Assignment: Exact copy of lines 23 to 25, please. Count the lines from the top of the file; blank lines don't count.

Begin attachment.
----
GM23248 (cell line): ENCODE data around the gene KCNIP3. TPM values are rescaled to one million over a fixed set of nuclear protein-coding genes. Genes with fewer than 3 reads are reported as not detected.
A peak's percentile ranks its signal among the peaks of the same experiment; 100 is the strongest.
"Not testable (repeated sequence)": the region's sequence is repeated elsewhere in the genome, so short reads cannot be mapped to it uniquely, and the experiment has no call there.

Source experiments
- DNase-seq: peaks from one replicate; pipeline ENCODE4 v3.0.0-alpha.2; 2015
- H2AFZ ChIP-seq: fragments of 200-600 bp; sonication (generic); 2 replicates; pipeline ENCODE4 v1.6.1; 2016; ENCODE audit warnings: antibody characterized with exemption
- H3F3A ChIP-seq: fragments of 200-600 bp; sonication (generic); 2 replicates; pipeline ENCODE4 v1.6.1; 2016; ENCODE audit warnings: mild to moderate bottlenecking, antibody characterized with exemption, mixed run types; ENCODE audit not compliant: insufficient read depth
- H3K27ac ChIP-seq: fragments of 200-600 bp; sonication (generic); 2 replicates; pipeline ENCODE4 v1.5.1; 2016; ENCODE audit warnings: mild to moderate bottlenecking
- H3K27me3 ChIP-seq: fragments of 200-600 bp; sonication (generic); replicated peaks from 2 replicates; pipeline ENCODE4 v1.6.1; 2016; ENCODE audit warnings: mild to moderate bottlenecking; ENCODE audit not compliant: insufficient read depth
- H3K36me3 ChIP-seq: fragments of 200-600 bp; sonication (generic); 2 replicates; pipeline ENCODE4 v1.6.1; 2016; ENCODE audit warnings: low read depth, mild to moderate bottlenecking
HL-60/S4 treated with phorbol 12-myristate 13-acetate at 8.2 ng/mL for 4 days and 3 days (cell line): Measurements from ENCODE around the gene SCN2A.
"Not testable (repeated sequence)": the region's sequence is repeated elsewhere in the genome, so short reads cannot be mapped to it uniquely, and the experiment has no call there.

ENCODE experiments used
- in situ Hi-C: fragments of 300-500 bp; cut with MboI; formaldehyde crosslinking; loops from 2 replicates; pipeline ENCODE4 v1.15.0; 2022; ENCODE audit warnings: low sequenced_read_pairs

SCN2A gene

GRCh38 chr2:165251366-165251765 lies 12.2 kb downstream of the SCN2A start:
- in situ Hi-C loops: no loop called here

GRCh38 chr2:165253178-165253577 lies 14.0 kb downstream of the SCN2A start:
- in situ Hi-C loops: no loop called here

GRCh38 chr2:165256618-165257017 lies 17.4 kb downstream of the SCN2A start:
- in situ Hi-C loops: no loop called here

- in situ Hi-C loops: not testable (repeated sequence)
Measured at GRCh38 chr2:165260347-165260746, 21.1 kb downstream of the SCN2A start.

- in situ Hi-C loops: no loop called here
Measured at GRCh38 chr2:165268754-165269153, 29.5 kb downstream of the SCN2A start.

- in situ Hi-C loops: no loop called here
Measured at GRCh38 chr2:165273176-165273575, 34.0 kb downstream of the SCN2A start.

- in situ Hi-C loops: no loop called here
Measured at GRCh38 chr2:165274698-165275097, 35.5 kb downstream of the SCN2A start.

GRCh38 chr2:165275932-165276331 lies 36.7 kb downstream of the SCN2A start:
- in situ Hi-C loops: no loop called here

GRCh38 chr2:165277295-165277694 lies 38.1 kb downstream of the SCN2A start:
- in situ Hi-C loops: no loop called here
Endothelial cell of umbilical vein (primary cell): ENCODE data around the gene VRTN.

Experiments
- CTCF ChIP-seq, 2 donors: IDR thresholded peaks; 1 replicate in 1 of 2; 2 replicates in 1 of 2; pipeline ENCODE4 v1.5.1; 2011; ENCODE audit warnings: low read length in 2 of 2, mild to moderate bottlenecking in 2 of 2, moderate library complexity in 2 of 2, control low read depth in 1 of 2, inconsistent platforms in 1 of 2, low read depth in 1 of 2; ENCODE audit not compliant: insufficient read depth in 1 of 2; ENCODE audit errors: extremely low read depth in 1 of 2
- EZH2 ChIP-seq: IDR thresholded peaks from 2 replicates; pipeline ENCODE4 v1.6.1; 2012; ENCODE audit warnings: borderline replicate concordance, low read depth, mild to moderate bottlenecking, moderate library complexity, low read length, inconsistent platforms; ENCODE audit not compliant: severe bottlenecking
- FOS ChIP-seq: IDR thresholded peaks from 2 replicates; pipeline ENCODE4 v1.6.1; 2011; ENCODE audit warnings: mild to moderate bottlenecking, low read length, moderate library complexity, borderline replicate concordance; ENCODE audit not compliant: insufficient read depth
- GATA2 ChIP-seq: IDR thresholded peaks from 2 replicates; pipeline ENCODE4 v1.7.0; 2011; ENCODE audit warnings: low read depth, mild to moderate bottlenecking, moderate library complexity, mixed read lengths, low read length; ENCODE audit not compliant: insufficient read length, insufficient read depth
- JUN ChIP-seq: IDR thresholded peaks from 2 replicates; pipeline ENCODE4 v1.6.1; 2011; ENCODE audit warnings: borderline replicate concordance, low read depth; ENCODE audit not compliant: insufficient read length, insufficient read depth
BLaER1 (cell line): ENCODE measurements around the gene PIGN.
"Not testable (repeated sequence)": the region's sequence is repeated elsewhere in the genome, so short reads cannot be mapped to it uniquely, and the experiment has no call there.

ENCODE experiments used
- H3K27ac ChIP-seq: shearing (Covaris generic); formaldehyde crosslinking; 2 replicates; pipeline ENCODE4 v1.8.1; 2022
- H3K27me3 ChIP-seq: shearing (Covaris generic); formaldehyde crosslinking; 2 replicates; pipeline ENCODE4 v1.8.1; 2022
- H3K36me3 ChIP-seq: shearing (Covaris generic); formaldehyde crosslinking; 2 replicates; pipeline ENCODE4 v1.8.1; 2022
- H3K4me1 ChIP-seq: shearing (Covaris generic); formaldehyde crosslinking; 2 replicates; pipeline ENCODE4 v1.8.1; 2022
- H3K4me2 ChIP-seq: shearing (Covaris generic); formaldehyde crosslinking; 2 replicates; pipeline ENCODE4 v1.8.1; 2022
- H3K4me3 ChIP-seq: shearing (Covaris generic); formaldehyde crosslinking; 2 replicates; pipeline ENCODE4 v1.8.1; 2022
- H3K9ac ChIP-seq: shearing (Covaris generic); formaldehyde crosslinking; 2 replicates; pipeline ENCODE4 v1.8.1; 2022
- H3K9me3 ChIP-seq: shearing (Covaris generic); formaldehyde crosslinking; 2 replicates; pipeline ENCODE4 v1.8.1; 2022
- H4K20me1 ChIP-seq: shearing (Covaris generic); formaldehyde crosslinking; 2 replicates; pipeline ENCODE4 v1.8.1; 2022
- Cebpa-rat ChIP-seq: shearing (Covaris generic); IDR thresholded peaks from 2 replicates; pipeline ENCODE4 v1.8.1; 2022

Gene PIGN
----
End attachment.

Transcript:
Measured at GRCh38 chr2:165260347-165260746, 21.1 kb downstream of the SCN2A start.

- in situ Hi-C loops: no loop called here
Measured at GRCh38 chr2:165268754-165269153, 29.5 kb downstream of the SCN2A start.